In Meriwether, the court agreed with Professor Meriwether’s contention that the university’s application of its gender-identity pronoun policy was (1) not simply “ministerial” because it touched directly upon matters of significant public debate and concern, and (2) not viewpoint-neutral, because officials exhibited hostility to the professor’s religious beliefs, refused Professor Meriwether’s attempts to compromise in abiding by the policy, and utilized an investigation process riddled with irregularities. Similarly, in Bhattacharya, the court found that the student’s questions and comments challenging the presentation on “microaggressions” was protected speech that was neither inappropriate, disruptive, nor offensive, and the student raised a plausible inference of non-neutrality. The court also allowed the student’s retaliation claim to proceed, reasoning that the subsequent disciplinary actions imposed by the school were actionable adverse actions because a “student would be reluctant to express his views if he knew that his school would reprimand, suspend, or ban him from campus for doing so…”

Both decisions soundly rejected the universities’ attempt to justify punishing speech and expressive conduct as necessary to comply with non-discrimination laws or codes of professionalism. Both decisions point out that simply disagreeing or expressing a contrary opinion cannot readily be deemed discriminatory or unprofessional conduct, even though some conduct or speech, of course, falls outside First Amendment protection and can thus be legitimately prohibited under non-discrimination policies or codes of conduct. By way of example, the court in Bhattacharya pointed out that, if student Bhattacharya had used profanity, ad hominem slurs, or threats against others, his speech might not warrant protection as a matter of law.

But where such misconduct is absent, these federal court decisions reinforce that educational institutions need to be thoughtful, consistent, and neutral in applying their codes of student and faculty conduct, and must do so in a manner that provides sufficient “breathing room” for exercise of each individual’s constitutional rights to free speech, academic freedom, and free exercise of religion. Otherwise, these cases provide disciplined students and professors (and their attorneys) a court-approved roadmap to assert First Amendment claims for disciplinary actions against educational institutions and also for personal liability against university officials engaging in such conduct. (In Bhattacharya, for instance, the court denied qualified immunity to the individual university official defendants, at least at the motion to dismiss stage.)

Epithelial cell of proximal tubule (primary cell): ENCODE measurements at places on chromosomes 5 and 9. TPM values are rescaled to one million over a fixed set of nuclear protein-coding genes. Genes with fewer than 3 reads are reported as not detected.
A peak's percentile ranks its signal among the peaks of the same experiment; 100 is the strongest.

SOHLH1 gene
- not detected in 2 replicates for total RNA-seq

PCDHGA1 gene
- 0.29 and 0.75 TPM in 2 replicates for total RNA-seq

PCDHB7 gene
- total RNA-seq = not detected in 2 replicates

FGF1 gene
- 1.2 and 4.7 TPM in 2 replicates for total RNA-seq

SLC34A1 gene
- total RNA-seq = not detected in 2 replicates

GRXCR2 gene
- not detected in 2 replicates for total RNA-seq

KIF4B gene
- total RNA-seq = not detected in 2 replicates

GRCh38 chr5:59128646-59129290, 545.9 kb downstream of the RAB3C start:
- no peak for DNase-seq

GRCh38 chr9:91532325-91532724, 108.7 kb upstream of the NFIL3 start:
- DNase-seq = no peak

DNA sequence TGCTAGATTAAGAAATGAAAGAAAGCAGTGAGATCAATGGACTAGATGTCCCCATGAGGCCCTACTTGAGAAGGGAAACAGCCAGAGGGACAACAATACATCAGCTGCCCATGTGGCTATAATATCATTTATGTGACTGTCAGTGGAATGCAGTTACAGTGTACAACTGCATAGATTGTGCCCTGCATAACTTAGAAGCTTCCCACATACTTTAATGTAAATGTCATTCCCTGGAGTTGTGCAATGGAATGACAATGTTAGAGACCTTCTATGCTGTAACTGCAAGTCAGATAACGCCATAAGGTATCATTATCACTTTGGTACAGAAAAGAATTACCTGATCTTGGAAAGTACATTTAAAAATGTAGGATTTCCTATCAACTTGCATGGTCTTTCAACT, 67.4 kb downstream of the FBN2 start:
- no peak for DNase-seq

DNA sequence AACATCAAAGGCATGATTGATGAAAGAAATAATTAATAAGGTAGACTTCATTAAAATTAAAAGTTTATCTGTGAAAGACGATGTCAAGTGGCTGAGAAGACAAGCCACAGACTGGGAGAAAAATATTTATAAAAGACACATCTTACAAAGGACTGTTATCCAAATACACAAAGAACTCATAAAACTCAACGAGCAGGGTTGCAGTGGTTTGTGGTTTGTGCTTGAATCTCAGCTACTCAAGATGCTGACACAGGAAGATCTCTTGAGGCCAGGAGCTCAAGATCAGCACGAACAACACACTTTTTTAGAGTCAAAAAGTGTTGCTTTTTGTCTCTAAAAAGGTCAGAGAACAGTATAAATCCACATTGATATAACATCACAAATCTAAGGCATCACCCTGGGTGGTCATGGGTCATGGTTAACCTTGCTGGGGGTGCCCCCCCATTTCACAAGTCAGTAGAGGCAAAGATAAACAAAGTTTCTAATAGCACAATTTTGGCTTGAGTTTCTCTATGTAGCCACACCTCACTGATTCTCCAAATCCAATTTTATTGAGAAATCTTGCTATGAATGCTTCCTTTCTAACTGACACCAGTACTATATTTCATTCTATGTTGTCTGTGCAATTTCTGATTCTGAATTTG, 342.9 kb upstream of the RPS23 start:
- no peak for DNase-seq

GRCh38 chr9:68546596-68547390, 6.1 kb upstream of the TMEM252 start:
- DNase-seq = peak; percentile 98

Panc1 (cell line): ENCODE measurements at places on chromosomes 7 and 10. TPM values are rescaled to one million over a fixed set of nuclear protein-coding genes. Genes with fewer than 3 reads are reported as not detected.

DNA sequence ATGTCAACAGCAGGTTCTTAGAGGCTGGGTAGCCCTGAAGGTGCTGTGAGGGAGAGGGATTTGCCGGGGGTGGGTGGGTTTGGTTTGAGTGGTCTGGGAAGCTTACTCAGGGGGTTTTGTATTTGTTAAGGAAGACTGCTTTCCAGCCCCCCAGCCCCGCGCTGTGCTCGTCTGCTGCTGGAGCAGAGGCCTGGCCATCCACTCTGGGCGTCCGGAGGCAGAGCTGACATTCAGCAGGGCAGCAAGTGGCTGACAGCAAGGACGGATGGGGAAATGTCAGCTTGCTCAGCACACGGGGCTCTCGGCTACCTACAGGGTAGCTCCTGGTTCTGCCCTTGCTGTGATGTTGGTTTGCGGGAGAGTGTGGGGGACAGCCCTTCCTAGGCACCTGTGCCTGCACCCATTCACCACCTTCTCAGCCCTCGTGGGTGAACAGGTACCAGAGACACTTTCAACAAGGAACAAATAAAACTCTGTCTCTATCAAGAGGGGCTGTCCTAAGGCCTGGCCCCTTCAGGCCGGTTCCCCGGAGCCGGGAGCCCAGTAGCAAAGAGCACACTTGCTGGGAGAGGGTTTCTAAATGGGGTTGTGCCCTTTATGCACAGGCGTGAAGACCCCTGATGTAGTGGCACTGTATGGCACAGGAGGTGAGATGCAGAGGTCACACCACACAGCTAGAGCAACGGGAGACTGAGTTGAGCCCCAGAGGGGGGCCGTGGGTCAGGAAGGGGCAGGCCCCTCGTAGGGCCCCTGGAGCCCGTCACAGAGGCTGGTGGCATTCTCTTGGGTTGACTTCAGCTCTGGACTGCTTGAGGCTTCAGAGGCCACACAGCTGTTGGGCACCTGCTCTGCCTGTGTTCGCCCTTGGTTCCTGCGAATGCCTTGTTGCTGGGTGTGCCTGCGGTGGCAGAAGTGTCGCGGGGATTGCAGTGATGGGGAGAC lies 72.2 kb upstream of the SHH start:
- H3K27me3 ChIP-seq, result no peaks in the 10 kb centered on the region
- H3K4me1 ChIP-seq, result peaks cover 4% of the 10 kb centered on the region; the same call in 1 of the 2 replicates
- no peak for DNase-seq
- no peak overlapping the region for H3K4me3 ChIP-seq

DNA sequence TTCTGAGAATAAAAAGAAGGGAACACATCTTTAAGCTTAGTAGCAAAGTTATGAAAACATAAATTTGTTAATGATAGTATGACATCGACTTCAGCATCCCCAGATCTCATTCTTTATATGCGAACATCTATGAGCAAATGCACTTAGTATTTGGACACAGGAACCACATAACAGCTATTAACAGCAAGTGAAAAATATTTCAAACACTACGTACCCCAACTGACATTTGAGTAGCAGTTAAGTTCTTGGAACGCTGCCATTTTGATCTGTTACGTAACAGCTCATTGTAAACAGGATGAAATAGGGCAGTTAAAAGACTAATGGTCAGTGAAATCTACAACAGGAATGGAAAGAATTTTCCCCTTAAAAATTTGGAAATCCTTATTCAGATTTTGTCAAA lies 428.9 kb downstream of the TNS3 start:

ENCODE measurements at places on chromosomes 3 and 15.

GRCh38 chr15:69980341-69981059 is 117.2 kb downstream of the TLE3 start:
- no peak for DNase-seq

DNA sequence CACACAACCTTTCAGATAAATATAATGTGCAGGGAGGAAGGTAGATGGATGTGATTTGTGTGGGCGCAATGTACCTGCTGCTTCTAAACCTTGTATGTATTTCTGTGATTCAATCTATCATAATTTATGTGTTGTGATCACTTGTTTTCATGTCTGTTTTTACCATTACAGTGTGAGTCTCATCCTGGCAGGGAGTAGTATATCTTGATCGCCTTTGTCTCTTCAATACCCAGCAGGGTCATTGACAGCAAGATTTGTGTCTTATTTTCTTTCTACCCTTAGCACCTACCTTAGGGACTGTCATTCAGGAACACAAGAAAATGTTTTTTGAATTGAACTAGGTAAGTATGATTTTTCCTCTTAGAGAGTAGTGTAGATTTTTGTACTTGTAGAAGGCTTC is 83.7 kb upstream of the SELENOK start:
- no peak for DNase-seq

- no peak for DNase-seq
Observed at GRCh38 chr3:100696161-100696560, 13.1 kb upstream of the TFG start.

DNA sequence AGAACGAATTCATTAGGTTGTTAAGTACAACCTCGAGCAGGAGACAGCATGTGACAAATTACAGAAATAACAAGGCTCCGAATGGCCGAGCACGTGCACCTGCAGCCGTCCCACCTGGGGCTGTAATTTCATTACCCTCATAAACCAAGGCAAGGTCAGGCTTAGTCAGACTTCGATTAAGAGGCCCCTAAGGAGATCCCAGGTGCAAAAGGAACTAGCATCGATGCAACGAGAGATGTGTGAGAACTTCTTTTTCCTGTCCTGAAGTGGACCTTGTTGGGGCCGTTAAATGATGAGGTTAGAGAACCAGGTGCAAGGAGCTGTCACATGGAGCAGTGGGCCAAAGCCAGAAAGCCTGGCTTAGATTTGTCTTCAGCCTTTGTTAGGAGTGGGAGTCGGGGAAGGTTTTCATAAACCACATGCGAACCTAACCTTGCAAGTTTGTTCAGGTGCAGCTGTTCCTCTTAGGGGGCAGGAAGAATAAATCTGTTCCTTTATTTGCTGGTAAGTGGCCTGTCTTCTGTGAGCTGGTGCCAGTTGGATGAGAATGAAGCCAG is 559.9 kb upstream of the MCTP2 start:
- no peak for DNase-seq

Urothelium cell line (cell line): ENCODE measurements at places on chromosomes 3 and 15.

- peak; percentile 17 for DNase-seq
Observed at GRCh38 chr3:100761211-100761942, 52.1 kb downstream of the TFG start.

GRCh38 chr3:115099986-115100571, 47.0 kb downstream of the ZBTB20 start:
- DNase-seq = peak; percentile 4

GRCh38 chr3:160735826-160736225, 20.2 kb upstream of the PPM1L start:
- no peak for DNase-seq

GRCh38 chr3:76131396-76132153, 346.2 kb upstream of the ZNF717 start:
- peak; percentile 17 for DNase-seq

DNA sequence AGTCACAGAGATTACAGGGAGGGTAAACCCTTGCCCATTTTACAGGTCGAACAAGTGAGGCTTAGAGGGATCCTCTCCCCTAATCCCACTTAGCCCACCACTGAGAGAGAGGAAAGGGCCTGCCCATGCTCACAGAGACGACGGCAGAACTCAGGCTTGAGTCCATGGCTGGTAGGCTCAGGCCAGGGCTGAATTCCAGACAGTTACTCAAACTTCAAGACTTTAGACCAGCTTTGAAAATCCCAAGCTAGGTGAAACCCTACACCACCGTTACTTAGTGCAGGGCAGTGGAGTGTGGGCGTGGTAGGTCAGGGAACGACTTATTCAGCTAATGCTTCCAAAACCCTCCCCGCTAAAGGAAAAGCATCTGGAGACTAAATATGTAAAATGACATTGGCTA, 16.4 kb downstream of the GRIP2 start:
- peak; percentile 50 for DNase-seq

These two decisions also could be harbingers of future claims against private schools, as well as private employers, over a host of policies based on diversity and inclusion initiatives, as courts and government agencies grapple with the extent to which such policies themselves may violate constitutional equal protection or civil rights laws that prohibit discrimination on the basis of race, ethnicity, national origin, and sex. Currently, for example, the Supreme Court is considering whether to grant cert in a case involving Harvard’s alleged discriminatory admission policies, in Students for Fair Admissions, Inc. v. President & Fellows of Harvard College (Petition for Certiori pending, Docket No. 20-1199). Other policies that similarly stem from institutional desire to foster diversity and inclusion – such as mandated compositions of corporate boards, award of contracts based on immutable characteristics, hiring initiatives that utilize sex and race-based quotas, and diversity training programs that impute to individuals alleged privileges based on race, sex, or other protected characteristics – also likely continue to generate legal and administrative challenges.